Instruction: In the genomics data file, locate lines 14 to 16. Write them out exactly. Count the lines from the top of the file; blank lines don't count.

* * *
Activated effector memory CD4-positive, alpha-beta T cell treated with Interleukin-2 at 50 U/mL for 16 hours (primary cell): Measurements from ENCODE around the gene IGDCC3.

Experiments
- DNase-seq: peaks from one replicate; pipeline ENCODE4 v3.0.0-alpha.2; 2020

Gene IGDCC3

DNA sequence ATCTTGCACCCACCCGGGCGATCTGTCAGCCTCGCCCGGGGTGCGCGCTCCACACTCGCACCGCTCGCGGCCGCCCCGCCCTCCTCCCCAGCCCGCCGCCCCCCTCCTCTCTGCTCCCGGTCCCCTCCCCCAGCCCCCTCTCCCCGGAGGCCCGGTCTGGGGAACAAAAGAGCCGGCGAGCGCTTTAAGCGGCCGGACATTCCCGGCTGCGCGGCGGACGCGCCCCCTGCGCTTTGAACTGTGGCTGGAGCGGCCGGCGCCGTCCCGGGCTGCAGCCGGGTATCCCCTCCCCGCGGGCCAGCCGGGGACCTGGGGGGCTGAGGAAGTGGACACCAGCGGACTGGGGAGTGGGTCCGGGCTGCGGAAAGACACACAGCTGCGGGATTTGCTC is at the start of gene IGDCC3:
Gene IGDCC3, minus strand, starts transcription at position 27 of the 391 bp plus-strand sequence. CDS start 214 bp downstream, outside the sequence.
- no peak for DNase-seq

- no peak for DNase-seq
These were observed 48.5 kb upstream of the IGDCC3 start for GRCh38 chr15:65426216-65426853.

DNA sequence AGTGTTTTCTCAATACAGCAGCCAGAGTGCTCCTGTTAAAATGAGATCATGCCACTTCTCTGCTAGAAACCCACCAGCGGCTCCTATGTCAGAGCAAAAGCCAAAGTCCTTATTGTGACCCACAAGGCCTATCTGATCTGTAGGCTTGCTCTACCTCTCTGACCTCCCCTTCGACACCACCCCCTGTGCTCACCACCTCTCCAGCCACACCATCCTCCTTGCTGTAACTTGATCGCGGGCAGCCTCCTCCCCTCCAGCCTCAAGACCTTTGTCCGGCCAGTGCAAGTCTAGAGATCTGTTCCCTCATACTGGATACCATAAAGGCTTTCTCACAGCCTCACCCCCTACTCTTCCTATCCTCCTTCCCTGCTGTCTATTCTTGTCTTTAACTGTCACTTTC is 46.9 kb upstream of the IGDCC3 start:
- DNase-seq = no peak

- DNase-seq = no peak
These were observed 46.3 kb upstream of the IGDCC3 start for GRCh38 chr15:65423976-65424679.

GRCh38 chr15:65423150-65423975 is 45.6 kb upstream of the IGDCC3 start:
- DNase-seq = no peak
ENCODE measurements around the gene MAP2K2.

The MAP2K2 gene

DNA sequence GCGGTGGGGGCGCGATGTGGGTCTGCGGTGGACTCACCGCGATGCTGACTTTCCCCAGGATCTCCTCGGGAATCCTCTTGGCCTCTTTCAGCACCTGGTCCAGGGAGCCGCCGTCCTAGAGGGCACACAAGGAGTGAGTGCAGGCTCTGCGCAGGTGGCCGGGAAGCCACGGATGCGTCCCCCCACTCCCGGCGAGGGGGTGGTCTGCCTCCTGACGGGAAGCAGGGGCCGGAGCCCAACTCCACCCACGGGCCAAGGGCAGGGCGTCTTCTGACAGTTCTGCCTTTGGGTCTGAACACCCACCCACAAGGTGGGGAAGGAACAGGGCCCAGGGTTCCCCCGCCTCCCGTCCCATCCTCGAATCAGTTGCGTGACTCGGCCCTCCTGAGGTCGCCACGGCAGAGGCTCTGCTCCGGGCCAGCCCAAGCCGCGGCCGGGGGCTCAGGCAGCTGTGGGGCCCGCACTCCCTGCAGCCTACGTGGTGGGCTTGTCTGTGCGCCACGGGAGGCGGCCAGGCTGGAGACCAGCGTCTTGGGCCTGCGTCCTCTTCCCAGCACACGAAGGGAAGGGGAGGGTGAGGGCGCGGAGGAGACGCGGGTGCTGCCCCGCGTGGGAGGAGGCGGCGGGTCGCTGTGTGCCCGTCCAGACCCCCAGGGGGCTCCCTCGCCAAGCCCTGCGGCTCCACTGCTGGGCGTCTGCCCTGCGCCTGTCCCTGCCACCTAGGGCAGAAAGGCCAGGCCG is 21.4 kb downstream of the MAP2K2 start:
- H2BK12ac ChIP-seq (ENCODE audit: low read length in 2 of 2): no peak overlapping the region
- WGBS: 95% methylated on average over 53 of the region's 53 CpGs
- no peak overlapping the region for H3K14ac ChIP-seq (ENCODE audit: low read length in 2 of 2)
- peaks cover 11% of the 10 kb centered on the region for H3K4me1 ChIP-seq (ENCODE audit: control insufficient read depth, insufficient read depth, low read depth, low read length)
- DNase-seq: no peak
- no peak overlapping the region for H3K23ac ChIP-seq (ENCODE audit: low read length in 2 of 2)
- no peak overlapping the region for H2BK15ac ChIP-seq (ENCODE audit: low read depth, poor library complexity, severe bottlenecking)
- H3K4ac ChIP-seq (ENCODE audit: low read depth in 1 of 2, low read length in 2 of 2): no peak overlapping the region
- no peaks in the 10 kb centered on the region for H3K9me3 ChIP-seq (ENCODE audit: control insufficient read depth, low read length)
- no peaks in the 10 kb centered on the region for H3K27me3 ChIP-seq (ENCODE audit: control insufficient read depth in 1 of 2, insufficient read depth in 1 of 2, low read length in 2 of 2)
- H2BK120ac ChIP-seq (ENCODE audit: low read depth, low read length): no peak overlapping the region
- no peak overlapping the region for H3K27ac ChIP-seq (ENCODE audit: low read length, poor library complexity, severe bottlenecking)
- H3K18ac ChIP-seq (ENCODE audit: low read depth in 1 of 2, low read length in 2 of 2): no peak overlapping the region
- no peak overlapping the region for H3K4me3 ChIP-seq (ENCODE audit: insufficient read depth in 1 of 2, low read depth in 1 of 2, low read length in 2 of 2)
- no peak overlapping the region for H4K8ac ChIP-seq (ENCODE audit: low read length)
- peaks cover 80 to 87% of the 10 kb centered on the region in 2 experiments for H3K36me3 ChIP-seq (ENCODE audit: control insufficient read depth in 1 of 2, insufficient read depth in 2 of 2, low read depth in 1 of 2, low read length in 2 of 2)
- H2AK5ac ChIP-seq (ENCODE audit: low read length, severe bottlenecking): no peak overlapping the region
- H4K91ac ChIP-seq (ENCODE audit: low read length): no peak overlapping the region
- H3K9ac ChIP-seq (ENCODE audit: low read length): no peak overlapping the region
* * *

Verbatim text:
GRCh38 chr15:65423150-65423975 is 45.6 kb upstream of the IGDCC3 start:
- DNase-seq = no peak
ENCODE measurements around the gene MAP2K2.